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by Kristen Ablamsky, PR & Marketing Intern, Lewis Ginter Botanical Garden

Did you know there is a holiday, native to Israel, that celebrates a new year in honor of plants? It’s called Tu B’shevat (TOO-bish-VAHT).  It’s sometimes called Jewish Arbor Day.

This agricultural holiday began in ancient times as a way to keep track of the crops and fruit trees that grew in Israel. Tu B’shevat is actually known as a new year for trees. You may be thinking -– but wait, it’s not spring yet. Well, in Israel it is! Israel has a rainy winter that transitions into a hot and dry summer.  This lends to great weather for the fruits of the earth. The custom of this holiday is to eat one of seven species of grains and fruit that are plentiful in Isreal, called shivat haminim:  wheat, barley, grapes, figs, pomegranates, olives, and dates.

Tu BishvatRamona Brand, director of education at Congregation Beth Ahabah, explains that a modern twist to the traditional  celebration has created a sense of awareness for local eating and shopping smart in a way that’s good for the earth.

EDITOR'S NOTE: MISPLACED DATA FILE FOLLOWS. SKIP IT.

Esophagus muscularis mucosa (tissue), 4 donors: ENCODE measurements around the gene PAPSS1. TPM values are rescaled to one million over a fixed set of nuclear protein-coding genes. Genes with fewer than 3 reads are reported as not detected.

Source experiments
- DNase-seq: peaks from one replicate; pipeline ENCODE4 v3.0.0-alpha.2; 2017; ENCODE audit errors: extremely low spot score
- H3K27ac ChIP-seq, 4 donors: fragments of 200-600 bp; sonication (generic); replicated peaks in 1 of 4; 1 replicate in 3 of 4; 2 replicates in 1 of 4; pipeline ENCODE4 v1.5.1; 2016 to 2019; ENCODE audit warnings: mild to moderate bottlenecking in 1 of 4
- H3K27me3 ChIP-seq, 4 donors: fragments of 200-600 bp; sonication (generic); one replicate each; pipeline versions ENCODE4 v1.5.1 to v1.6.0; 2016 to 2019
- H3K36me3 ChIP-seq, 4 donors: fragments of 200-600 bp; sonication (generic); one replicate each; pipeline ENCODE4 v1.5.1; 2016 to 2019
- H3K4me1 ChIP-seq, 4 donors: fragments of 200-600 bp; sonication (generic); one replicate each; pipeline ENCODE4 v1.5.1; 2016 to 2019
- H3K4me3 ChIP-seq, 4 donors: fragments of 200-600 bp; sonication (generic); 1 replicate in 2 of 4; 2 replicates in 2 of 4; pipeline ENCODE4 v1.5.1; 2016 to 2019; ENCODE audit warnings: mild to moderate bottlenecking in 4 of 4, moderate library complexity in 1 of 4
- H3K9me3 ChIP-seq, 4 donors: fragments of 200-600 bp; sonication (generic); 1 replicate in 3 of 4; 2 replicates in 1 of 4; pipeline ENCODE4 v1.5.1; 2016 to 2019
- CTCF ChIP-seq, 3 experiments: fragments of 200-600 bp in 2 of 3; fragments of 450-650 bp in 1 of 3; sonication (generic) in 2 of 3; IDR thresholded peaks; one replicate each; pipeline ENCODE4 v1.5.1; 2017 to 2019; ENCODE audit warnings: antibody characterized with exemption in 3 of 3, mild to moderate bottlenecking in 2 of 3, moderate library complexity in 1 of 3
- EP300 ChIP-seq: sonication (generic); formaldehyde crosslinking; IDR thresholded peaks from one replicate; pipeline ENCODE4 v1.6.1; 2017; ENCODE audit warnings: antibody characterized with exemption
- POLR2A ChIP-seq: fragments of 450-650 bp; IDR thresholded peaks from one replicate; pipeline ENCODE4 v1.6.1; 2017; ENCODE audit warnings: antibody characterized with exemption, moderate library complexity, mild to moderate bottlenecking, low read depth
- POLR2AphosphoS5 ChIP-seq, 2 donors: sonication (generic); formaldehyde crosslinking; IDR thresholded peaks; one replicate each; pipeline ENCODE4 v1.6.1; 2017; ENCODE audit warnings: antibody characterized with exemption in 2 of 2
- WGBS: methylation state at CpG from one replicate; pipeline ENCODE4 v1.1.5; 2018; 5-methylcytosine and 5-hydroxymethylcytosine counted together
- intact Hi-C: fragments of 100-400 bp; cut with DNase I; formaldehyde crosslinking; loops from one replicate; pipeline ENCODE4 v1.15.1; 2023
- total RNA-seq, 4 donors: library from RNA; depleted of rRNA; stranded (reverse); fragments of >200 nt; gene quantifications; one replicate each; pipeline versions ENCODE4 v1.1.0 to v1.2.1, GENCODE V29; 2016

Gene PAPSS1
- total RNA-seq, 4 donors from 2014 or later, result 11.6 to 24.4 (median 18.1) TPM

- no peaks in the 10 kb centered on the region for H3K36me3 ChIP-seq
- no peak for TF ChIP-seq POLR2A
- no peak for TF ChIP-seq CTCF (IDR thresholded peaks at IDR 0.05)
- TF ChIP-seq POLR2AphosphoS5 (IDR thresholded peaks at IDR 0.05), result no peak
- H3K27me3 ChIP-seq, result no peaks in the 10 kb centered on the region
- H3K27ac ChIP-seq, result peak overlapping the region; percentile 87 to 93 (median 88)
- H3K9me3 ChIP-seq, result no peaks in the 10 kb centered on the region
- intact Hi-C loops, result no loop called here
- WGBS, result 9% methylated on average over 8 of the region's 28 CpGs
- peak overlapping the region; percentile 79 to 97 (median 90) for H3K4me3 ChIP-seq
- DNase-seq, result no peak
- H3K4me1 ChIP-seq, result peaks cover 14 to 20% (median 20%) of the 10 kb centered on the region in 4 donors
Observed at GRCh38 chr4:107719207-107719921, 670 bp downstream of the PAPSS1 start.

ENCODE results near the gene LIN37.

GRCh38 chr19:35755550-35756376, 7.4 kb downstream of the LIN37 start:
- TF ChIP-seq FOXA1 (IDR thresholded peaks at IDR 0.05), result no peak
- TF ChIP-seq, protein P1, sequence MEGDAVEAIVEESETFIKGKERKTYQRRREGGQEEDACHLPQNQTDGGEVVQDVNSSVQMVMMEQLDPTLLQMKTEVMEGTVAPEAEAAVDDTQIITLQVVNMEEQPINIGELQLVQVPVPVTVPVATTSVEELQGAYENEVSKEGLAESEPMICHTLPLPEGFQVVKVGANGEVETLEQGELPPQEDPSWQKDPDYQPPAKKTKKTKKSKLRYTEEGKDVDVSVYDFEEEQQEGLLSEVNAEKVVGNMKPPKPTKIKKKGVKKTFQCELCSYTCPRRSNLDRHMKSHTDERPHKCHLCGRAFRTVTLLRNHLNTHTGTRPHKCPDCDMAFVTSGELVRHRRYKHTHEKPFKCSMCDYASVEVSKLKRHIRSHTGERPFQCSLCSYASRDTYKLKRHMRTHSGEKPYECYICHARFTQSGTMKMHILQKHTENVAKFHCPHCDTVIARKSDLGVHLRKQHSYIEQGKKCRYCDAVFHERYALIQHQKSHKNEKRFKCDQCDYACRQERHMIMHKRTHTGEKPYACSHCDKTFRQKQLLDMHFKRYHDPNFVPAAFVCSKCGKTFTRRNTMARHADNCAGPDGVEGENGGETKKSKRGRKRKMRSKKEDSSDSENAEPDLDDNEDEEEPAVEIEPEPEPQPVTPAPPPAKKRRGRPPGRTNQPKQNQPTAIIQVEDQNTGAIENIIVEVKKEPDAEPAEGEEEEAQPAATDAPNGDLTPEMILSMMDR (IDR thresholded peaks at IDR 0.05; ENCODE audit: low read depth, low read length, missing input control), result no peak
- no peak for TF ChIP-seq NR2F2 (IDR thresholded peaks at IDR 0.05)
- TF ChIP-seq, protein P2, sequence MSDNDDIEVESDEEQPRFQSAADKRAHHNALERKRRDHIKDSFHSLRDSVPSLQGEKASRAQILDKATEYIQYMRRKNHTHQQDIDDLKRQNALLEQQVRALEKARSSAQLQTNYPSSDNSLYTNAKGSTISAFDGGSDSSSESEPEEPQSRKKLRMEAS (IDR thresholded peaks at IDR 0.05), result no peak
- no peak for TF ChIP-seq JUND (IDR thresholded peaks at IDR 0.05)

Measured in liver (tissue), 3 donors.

The Jewish Appleseed Foundation, further explains:

Today we celebrate Tu B’Shevat to thank God for the gifts of creation, especially foods that grow on trees and the beauties of nature we enjoy. The holiday also reminds us of our responsibility to care for the earth that God created in order to preserve it for future generations.

Of course the Garden’s take on it is secular, but in many ways it is similar. Part of our mission is to advocate for sustainability and stewardship of our planet.  And the Garden’s  vision is that we will reveal the unity and integration of human and plant life, celebrate the fundamental significance of the natural world, and enrich our community and beyond.

This year, in Richmond, Congregation Beth Ahabah  will celebrate this eco-centric holiday with a  Tu B’shevat Gala Celebration (being held this Sunday) at Lewis Ginter Botanical Garden. This is a private rental of the Garden, but the community is welcome.

Children and adults will take part in tikkun olam, or repairing the world, by planting parsley seeds, making all-natural bird feeders, and learning from a park ranger.  With recycled materials brought such as old toys, video games, and found things from nature, boys and girls can make jewelry, photo frames, and more. Plus, there will be a scavenger hunt, leading participants through the Conservatory to find crops of ancient worlds.

Image courtesy of: http://www.jerusalembaskets.com/Tu-Bishvat-Gifts_cat.html

 

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